Fisher explains that all car models from 2002 on have a glow-in-the-dark trunk entrapment safety release that ostensibly, should release a person from the trunk if they happen to get stuck there. It’s not like all cars are run through the kid test, but as Fisher says: “As the father of two young boys who love exploring every car I bring home and enjoy trying to fit into every small opening possible, this is of particular concern.”
His kids want to be car testers like their dad when they grow up, and had asked him about what the lever was and how it was used. They then insisted on “testing” it for themselves as he watched.
When they have tried this before, the boys would easily find the release lever and promptly emerge triumphant. However, that was not their experience with our 2013 Lexus ES 350 test car. My 4-year-old’s small hands snapped off the lever that opens the lid. He was not able to escape from the trunk until I opened it from the outside.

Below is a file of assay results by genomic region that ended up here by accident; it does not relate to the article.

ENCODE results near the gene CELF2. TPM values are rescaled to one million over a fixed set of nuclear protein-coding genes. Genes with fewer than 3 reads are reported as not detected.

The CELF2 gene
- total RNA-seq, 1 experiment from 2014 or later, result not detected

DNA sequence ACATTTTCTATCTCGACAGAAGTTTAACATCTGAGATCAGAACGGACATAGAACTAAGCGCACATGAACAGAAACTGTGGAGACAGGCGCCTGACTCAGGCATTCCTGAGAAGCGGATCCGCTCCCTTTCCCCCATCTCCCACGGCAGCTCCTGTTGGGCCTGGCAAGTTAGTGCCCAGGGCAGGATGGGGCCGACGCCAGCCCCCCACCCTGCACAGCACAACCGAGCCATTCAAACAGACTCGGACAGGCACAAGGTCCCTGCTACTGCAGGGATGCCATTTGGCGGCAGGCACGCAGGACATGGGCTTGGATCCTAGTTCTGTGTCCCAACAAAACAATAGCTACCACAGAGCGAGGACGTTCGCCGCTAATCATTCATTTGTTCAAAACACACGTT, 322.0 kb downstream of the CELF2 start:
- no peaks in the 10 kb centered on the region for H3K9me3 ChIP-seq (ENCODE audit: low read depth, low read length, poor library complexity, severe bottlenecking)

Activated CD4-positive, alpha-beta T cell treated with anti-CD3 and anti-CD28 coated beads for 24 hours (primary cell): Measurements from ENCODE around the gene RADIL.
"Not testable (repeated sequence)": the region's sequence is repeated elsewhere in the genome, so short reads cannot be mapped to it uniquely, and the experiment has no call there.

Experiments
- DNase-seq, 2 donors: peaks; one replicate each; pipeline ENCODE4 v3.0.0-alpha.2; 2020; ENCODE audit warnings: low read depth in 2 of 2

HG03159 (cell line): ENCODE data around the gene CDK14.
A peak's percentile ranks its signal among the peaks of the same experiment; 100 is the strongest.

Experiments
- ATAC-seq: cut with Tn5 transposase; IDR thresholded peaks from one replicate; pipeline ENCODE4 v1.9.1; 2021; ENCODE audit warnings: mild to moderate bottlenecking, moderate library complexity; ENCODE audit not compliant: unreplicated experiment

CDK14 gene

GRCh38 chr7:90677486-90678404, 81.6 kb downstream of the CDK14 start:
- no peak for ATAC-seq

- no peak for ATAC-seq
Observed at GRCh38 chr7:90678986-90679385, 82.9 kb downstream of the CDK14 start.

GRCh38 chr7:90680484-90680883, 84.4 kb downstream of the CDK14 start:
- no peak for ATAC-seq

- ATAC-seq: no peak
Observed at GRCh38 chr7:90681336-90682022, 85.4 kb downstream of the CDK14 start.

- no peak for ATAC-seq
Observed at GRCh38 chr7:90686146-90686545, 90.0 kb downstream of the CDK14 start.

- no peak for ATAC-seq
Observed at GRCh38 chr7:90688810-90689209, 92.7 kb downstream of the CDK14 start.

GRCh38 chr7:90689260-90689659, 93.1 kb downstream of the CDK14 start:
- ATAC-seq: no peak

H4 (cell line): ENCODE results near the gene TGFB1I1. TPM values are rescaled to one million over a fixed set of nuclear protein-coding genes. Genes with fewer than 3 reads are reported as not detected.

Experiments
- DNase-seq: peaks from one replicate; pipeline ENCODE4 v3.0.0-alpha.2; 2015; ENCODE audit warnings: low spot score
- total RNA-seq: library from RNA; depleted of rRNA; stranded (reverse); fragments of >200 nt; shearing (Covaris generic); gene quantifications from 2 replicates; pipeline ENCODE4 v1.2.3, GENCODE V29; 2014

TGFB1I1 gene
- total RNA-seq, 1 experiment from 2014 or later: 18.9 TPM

He then tried the levers on two other Lexus sedans, the ES 300H and GS 350. The 300H’s lever worked okay when it was pulled straight or to the passenger side of the vehicle, but snapped off easily when turned to the driver’s side. The 350 test car failed in the same way.
Consumer Reports notified both Lexus and National Highway Traffic Safety Administration about the problem. The NHTSA responded that it “is aware of the issue and is evaluating available information to determine if additional action is warranted.”
A representative from Toyota, which builds Lexus models, said:
“Upon hearing the information from Consumer Reports, we immediately began investigating the durability and ergonomics of the emergency trunk release lever. This is an active investigation and we cannot provide more details at this time.”
On that note — don’t let your kids play in the trunk and leave your car locked when no one is in it. Just in case.
Check out the testing video below:
Emergency trunk release fails on Lexus test cars [Consumer Reports]